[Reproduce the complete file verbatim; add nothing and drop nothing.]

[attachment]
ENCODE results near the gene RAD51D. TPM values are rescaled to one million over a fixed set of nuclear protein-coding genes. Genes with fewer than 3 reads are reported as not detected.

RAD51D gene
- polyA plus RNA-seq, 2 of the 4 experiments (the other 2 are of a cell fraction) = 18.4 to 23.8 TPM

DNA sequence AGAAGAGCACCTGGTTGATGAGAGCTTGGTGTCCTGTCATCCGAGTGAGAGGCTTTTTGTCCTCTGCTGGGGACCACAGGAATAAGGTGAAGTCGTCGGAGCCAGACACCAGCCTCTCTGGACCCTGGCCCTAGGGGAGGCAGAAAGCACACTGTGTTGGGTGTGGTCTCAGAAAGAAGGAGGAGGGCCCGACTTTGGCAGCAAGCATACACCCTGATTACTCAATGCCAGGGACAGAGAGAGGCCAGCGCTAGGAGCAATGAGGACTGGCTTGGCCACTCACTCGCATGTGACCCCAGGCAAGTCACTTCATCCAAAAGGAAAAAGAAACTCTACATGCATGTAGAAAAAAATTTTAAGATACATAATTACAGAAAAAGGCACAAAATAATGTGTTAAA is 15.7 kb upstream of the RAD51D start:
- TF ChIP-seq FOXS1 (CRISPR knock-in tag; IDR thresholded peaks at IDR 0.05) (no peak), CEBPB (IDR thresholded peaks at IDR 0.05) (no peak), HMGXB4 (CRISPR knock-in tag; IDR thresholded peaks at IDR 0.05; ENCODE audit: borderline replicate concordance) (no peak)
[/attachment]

ENCODE results near the gene RAD51D. TPM values are rescaled to one million over a fixed set of nuclear protein-coding genes. Genes with fewer than 3 reads are reported as not detected.

RAD51D gene
- polyA plus RNA-seq, 2 of the 4 experiments (the other 2 are of a cell fraction) = 18.4 to 23.8 TPM

DNA sequence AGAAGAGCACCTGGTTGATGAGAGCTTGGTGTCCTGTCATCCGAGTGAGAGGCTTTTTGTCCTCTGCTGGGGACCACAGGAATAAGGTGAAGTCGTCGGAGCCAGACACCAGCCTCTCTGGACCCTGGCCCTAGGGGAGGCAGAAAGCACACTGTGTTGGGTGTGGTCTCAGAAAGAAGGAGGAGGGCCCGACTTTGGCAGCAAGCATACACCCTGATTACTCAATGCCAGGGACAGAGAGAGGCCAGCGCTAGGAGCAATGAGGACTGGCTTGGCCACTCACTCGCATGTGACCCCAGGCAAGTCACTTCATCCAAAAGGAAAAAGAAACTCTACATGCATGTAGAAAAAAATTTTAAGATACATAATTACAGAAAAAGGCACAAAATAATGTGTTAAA is 15.7 kb upstream of the RAD51D start:
- TF ChIP-seq FOXS1 (CRISPR knock-in tag; IDR thresholded peaks at IDR 0.05) (no peak), CEBPB (IDR thresholded peaks at IDR 0.05) (no peak), HMGXB4 (CRISPR knock-in tag; IDR thresholded peaks at IDR 0.05; ENCODE audit: borderline replicate concordance) (no peak)